The Eastern Africa Journalists Association (EAJA), an association that brings together journalists unions and associations in Eastern Africa, today published a regional report on "Gender Equality in the Media in Eastern Africa". The report is based on key gender planning concepts, namely Sex and Gender, Gender Equality and Gender Mainstreaming.
The report reveals the vivid role that women journalists can play through their journalists’ organizations in the region and the vibrant role of the media in addressing gender issues. It is part of a project that was designed to tackle core problems facing women in the media, empower women journalists to fight for their rights and give women and male journalists the opportunity to talk about their weaknesses of reporting gender issues such as violence against women; self-immolation; illiteracy, lack of educational opportunities; traditional values; raising their responsiveness about their rights in the profession.
"Women journalists face numerous problems in their push for professional rights and to report on gender issues. Notably, discrimination at work as a result of employers failing to adhere to labour rights of women journalists. They do not receive equal opportunities as male journalists do in terms of training and advancement in their career" said Omar Faruk Osman, EAJA Secretary General.
According to the report, "newsrooms are not well known for gender friendly culture. Sexist jokes and stereotypes are common. Work practices are often not family friendly. The glass ceiling in the media is among the worst of any institution. For example, a bigger percentage of gender related violations, whether sex abuse or other violations, remain unreported in Somalia for fear of discrimination among the society in line with the strict cultural values".
"The Media in Eastern Africa is male dominated. Although women are the majority comprising of about 52 percent of the total human population, they comprise less than 20% of all professional journalists" the report says.
"The survey in Eastern Africa in 2008 has revealed through the findings that much remains to be done to achieve gender equality in journalism in the region. Eastern Africa is a war torn zone; however in the same region you have the booming media businesses on the continent" said Gabriel Baglo, Director of IFJ Africa.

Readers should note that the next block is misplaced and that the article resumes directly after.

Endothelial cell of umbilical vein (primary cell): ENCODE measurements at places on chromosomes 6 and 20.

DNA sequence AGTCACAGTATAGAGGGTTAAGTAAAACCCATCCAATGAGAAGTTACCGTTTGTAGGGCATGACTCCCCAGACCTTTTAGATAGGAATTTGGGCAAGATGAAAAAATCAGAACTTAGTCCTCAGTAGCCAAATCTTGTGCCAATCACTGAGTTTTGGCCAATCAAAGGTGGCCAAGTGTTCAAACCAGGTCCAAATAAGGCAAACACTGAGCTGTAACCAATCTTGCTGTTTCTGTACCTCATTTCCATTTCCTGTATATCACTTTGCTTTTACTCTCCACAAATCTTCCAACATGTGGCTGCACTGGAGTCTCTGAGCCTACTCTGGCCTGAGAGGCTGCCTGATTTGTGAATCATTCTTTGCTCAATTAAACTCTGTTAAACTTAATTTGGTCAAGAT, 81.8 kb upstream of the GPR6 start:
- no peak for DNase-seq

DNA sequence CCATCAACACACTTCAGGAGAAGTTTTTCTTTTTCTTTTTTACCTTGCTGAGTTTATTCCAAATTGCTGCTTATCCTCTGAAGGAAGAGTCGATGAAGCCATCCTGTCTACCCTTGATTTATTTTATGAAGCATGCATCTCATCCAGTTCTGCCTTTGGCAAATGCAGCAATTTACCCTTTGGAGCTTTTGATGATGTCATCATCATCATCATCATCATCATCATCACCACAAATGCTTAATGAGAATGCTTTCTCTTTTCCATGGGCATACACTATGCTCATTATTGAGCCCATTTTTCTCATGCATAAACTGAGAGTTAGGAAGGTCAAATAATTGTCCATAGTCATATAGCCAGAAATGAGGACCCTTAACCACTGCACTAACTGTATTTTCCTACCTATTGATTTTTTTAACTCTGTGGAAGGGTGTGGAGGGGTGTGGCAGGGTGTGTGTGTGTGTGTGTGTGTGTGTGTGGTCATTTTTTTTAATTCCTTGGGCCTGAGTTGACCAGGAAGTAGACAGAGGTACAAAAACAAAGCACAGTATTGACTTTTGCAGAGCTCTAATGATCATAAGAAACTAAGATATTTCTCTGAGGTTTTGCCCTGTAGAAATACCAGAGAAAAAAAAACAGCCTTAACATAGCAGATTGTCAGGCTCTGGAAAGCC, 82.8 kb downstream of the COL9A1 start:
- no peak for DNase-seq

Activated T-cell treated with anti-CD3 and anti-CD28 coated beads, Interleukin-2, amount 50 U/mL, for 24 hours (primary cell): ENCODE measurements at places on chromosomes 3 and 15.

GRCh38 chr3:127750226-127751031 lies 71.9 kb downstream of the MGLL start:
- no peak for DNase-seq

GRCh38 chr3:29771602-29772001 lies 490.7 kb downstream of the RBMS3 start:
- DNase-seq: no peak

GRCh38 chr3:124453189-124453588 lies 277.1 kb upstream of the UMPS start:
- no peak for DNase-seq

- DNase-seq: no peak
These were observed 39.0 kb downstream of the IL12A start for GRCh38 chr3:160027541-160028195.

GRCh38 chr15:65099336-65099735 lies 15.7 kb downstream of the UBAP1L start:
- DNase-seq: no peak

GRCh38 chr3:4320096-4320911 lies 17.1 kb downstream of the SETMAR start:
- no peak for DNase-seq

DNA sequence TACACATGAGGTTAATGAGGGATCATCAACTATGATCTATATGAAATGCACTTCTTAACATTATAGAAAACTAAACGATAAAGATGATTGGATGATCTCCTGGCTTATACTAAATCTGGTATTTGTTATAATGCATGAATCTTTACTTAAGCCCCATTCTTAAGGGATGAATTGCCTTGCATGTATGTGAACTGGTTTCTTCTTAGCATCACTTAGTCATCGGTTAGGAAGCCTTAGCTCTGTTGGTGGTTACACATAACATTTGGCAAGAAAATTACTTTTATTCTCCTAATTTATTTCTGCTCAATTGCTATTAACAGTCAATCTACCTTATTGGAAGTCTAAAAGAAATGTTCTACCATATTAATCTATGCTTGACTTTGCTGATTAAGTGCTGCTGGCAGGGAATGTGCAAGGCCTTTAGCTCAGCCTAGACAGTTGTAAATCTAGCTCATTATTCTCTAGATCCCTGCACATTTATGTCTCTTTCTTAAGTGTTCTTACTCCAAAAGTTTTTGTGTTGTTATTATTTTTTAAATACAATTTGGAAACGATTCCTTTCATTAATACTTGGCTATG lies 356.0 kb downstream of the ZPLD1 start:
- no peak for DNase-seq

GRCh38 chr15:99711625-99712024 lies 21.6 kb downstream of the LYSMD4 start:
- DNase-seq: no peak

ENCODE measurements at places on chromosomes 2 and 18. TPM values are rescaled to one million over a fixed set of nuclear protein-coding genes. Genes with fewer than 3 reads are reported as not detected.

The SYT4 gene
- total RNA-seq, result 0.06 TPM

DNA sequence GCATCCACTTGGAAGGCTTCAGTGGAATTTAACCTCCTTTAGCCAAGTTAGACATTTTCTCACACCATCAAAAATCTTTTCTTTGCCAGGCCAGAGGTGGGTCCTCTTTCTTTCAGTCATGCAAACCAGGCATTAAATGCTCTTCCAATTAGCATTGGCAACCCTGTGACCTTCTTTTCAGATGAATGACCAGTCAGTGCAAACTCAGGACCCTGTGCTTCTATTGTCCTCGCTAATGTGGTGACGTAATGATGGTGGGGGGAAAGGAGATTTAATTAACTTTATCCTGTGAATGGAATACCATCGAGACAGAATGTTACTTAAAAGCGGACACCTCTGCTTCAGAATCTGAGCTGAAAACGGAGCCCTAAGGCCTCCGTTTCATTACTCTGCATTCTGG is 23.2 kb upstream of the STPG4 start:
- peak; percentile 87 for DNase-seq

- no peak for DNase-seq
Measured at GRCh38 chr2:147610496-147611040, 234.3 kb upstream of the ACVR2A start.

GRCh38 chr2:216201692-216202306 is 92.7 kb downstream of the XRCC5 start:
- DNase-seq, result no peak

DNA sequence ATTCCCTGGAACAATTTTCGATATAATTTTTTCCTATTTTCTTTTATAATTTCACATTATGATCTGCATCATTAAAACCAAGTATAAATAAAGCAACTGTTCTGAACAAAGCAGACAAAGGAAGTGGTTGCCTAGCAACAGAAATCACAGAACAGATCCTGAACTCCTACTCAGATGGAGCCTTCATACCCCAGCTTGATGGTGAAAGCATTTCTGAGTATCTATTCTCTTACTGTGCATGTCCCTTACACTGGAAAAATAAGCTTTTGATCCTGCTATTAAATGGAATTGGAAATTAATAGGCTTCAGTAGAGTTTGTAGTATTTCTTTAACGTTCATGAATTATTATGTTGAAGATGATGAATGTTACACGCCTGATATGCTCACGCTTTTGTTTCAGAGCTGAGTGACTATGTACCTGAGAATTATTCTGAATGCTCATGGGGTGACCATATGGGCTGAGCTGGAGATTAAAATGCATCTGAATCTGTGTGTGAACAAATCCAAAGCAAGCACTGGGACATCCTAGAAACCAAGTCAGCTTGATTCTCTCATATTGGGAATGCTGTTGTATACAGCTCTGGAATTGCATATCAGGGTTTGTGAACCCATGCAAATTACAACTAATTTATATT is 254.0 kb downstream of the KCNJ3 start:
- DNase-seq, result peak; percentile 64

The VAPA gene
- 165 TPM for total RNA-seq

The Eastern Africa is defined for the purpose of this study as a region that comprises ten countries namely- Burundi, Djibouti, Eritrea, Ethiopia, Kenya, Rwanda, Somalia, Sudan, Tanzania and Uganda. The region is also characterised by unending civil strife and political upheavals including the long drawn civil war in the Sudanese region of Darfur, the persistent problem of rebel activity in Northern Uganda, the relentless fighting and militia activity in Somalia, the rivalry between Ethiopia and Eritrea, the fighting in Burundi and the January 2008 political unrests in Kenya.
In line with the regional report that was conducted in conjunction with EAJA affiliates, Only 17 percent of news sources are female (although women make 52 percent of the population), less than 10 percent of the sources for politics, economics and sports stories are women. Only 8% of politician sources are women even though 17% of the members of parliament in the region are women.
The report states that some media houses "violate rights of women journalists such as presenting them as sexual objects; sexual harassment, intimidation, abuse, undervaluing or ignoring their work, successes, efforts, rights and by symbolically destroying or frustrating them".
This report was made possible through financial support provided by the Norwegian Ministry of Foreign Affairs in collaboration with Norwegian Union of Journalists (NJ) and the International Federation of Journalists (IFJ)